An infusion is the outcome of plants with a desired flavour in water or oil.

An infusion is very similar to a decoction but is used with herbs that are more volatile or dissolve readily in water or release their active ingredients easily in oil. Making an infusion is virtually the same as making tea from leaves. Pour boiling water over the herb (or water of the appropriate temperature) and allow to steep for a time, usually 15 to 30 minutes or until the mix cools. The mix is then strained, bottled, and refrigerated for future use. Quantities of the herb/water or oil mix will vary according to the herb or how strong you want the mix. Common measurements are one ounce of herb to one pint of liquid but this may vary greatly.


* Herbs or other plants can be placed in boiling water for a few minutes, then discarded, and the water drunk as a beverage. A common example is tea. Many other drinks, often called herbal teas although they may contain no tealeaves, are prepared in this way. Lemon, chamomile, senna, apple, ginger, rooibos, and a great many other plants are used individually or in combination. Infusions of this type are sometimes drunk for pleasure; others are claimed to be advantageous for health.
* Herbal remedies and essential oils are prepared with 1 to 2 teaspoons of dried herb, or 2 to 4 fresh herbs, or flowers or berries, infused in oil or water (which does not need to be boiled) for about ten minutes and strained. Waiting too long before straining results in a bitter-tasting infusion. The herb/botanical is then removed from the oil and the oil is used in the many recipes or methods which call for short-term infused oils.
* Plants with desirable flavours may be steeped in an edible oil or vinegar for an extended period; the infused oil or vinegar is often sold still containing the plant, and is then used as flavouring. Chillies, lemon, garlic, and many other plants may be used. There can be ambiguity: for example, what is described as sesame oil may be oil extracted from sesame seeds, or an inferior quality vegetable oil infused with sesame.

The first recorded use of essential oils was in the 10th century by the Muslim Persian chemist Avicenna.

ee also

*Herbal tea
*Chinese herbology


* [ "Preparing Herbal Remedies"] ( [] ) accessed April 17, 2007
* [ "Herbal Infusion (Medicinal Strength Tea)" by Sarah Holmes, Clinical Herbalist] ( [ CancerLynx] ) accessed January 7, 2006
* [ Basic Guidelines in making oil infusions] by Ken Atherton Phc.

Wikimedia Foundation. 2010.


Look at other dictionaries:

  • infusion — [ ɛ̃fyzjɔ̃ ] n. f. • XIIIe; lat. infusio 1 ♦ Action d infuser dans un liquide une substance végétale dont on veut extraire les principes solubles. Les tisanes, le thé se font par infusion dans l eau chaude. Infusion à froid. ⇒ macération. 2 ♦… …   Encyclopédie Universelle

  • infusion — in‧fu‧sion [ɪnˈfjuːʒn] noun [countable, uncountable] the act of putting a lot of money or something else that is needed into a company, organization etc: infusion of • Most Japanese acquisitions have been followed by an infusion of capital or… …   Financial and business terms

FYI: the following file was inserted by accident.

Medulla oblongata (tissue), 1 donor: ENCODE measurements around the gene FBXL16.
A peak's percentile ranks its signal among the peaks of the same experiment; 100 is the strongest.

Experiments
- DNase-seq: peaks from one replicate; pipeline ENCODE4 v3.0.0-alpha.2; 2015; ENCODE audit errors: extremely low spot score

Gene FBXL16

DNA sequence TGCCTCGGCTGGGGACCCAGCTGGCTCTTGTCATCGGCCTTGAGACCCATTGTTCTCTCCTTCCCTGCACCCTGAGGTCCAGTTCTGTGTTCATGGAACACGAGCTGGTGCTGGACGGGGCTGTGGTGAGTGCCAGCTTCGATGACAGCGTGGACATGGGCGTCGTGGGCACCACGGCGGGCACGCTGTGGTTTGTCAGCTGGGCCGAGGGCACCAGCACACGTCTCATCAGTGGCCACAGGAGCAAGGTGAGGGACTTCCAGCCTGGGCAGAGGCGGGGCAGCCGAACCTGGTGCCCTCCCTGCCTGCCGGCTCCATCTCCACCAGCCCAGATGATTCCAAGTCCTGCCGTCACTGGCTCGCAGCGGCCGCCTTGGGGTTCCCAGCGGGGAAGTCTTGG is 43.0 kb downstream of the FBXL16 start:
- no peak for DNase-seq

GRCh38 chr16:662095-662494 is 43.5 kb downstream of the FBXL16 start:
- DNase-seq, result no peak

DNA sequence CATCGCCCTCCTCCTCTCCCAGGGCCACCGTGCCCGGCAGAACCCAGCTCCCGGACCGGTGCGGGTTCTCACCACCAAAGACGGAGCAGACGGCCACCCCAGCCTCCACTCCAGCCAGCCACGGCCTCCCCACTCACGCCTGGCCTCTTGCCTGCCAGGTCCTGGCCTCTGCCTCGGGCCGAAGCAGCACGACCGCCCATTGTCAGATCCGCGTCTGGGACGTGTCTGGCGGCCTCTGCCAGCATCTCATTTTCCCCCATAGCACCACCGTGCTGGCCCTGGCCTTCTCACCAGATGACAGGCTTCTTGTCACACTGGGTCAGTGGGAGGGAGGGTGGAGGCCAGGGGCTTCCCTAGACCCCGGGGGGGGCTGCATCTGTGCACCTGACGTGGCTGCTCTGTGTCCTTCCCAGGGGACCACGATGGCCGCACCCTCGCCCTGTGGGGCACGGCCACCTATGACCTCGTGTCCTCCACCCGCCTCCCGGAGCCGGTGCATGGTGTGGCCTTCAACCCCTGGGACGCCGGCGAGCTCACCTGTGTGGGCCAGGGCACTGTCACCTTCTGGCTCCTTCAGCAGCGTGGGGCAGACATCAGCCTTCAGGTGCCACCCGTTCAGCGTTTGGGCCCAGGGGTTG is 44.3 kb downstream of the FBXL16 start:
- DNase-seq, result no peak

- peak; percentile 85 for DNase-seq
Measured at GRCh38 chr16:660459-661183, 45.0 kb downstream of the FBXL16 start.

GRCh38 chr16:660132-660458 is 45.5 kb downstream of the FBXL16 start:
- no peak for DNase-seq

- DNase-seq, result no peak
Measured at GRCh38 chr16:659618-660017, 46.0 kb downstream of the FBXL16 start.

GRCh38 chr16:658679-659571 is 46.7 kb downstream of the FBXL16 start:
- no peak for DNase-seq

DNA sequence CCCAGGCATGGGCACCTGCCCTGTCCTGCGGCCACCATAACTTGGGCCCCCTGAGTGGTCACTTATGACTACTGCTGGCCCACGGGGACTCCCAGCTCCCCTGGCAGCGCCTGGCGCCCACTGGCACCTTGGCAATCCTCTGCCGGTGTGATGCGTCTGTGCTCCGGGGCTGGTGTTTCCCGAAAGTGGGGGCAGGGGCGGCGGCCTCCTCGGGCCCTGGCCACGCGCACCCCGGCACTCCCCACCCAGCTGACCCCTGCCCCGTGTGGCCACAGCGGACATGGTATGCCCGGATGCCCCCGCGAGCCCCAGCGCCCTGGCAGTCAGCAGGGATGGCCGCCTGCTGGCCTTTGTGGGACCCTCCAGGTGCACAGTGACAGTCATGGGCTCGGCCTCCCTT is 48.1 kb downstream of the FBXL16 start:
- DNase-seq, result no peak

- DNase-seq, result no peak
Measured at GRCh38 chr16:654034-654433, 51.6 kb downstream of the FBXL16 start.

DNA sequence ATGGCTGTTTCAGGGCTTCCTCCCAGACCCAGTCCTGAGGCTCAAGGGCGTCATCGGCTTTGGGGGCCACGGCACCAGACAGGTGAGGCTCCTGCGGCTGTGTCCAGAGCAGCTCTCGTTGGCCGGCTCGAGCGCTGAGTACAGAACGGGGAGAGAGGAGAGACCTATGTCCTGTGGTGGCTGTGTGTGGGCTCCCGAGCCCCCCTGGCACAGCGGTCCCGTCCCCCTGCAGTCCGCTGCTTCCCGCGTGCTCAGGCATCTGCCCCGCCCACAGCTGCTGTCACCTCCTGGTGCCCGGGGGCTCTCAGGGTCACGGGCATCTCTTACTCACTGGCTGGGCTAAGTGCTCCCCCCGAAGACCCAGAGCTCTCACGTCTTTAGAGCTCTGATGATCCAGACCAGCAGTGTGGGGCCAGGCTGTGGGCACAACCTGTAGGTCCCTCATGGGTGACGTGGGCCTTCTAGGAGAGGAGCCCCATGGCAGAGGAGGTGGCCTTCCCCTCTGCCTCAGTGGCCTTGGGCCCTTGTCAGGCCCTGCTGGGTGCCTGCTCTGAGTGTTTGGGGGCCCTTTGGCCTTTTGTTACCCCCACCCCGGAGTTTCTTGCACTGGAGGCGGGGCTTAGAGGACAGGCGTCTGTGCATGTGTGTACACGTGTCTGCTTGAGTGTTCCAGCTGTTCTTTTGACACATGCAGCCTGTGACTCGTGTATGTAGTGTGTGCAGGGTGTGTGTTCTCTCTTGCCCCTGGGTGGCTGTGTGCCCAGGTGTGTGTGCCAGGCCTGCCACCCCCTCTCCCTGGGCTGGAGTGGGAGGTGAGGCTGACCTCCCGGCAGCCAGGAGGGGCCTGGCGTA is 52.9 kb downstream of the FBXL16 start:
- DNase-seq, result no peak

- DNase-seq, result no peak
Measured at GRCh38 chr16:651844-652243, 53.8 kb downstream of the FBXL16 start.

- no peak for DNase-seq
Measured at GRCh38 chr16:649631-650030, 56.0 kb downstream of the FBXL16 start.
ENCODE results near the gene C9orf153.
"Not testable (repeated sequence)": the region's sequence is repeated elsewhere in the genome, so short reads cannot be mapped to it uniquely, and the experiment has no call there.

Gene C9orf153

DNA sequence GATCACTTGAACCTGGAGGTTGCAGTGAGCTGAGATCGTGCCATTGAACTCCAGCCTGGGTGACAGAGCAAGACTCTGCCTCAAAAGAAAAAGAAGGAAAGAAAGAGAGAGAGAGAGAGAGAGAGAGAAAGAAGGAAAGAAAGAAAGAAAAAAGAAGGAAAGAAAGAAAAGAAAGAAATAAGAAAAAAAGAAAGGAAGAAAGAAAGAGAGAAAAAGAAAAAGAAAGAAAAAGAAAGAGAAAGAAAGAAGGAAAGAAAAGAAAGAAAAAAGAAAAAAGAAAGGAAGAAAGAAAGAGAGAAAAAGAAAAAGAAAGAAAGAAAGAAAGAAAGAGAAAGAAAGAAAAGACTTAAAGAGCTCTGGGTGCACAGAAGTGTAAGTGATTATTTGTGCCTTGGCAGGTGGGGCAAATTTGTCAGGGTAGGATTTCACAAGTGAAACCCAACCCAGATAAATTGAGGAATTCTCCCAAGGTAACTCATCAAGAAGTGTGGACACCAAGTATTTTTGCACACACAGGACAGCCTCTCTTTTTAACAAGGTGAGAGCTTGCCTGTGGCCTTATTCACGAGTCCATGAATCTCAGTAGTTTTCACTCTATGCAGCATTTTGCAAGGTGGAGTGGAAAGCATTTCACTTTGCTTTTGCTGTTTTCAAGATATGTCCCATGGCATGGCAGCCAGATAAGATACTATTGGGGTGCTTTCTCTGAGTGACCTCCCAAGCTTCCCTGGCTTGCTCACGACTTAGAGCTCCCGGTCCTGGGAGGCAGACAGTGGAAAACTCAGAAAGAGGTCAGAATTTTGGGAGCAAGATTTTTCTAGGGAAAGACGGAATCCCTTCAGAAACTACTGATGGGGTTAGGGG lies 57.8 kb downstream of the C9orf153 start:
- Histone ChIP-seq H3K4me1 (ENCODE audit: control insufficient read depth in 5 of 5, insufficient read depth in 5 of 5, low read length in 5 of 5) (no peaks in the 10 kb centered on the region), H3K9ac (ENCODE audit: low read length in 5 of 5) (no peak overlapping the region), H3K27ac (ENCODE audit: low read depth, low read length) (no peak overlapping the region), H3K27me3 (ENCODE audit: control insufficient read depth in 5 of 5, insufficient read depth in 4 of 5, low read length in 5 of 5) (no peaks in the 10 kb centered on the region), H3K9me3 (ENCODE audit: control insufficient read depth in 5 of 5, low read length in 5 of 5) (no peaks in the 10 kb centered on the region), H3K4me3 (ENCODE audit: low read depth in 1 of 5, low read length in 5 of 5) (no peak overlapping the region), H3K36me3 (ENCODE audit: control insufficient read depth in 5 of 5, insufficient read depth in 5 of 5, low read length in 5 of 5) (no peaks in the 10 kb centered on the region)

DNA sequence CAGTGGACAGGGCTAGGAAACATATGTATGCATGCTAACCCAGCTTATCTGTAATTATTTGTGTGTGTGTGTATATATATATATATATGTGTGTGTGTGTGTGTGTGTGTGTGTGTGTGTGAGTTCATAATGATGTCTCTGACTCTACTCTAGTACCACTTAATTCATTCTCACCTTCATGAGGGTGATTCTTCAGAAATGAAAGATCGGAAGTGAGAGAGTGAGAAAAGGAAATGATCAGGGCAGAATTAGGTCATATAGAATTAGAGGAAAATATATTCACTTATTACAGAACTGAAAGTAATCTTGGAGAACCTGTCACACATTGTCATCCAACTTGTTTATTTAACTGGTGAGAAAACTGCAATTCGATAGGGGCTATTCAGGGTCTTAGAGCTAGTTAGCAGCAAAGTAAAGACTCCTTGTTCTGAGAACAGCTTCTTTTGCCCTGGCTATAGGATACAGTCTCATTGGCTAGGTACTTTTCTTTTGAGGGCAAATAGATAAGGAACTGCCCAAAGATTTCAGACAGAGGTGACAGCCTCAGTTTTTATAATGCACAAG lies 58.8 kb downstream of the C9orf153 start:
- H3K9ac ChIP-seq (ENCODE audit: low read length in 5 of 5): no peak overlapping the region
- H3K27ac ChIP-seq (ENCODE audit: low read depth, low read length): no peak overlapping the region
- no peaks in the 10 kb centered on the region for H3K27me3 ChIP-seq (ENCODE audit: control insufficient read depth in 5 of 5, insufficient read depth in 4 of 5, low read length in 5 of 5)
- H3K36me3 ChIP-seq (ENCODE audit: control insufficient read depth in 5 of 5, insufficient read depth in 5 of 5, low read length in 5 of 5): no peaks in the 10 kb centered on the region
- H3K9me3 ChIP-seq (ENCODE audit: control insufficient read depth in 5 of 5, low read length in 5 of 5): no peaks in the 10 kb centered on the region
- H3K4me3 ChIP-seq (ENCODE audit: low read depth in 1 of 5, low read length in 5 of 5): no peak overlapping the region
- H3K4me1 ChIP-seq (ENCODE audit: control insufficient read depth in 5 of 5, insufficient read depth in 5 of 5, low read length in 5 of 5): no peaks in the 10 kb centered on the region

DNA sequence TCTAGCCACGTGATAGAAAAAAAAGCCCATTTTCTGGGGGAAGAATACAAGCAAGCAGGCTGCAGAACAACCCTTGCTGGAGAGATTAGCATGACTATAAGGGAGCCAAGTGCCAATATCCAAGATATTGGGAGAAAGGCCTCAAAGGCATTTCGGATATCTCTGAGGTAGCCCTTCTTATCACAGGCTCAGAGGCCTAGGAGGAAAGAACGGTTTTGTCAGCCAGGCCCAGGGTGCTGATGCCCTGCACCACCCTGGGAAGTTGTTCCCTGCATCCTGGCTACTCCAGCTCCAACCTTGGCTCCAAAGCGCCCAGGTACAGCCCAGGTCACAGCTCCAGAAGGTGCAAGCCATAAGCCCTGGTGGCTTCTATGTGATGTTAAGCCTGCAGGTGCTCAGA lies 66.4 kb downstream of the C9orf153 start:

• Infusion — In*fu sion, n. [L. infusio a pouring in: cf. F. infusion. See {Infuse}, v. t.] 1. The act of infusing, pouring in, or instilling; instillation; as, the infusion of good principles into the mind; the infusion of ardor or zeal. [1913 Webster] Our… …   The Collaborative International Dictionary of English

  • infusion — Infusion. s. f. L action d infuser quelque drogue. On ne tire ordinairement le suc d une drogue, que par l infusion qu on en fait dans quelque liqueur. Il se prend aussi, pour La liqueur où on a mis infuser quelque drogue. Une infusion de sené,… …   Dictionnaire de l'Académie française

  • infusión — introducción terapeútica de un líquido, especialmente de suero salino en una vena. Goteo . Preparación farmaceútica obtenida añadiendo agua hierviendo sobre drogas medicamentosas para extraer los principios activos solubles fotografía [véase http …   Diccionario médico

  • Infusion — Sf Einträufelung von Flüssigkeiten per. Wortschatz fach. (18. Jh.) Entlehnung. Entlehnt aus l. īnfūsio ( ōnis) das Hineingießen, das Einspritzen , zu l. īnfundere hineingießen, hineinspritzen , zu l. fundere gießen, fließen lassen und l. in .… …   Etymologisches Wörterbuch der deutschen sprache

  • infusión — sustantivo femenino 1. (no contable) Sistema mediante el que se sumergen unos productos, generalmente plantas, en agua hirviendo para que pasen a ella sus elementos solubles: una taza de infusión. Toma una infusión de tila. 2. Bebida obtenida por …   Diccionario Salamanca de la Lengua Española

  • infusion — c.1400, from O.Fr. infusion (13c.) or directly from L. infusionem (nom. infusio), noun of action from pp. stem of infundere (see INFUSE (Cf. infuse)) …   Etymology dictionary

  • infusion — [in fyo͞o′zhən] n. [< Fr or L: Fr infusion < L infusio] 1. the act or process of infusing 2. something infused; tincture; admixture 3. the liquid extract that results from steeping a substance in water 4. Med. the introduction of a solution …   English World dictionary

  • Infusion — (v. lat.), 1) so v.w. Infusum, s. Aufguß; 2) (Med.), Einbringen flüssiger od. gasförmiger fremder Stoffe in Blutgefäße, bes. Venen lebender Thiere od. Menschen. Die I. hat als Heilung wenig Erfolg gehabt u. wird jetzt meist nur zur Erforschung… …   Pierer's Universal-Lexikon

  • Infusion — (lat., »Eingießung«), das Einbringen von Flüssigkeiten in den Körper auf ungewöhnlichem Weg behufs Aufnahme in den Blutkreislauf. Man unterscheidet je nach dem Verfahren: 1) I. direkt in die Blutadern (intravenöse Injektion), 2) I. in die… …   Meyers Großes Konversations-Lexikon

Share the article and excerpts

Direct link
Do a right-click on the link above
and select “Copy Link”

We are using cookies for the best presentation of our site. Continuing to use this site, you agree with this.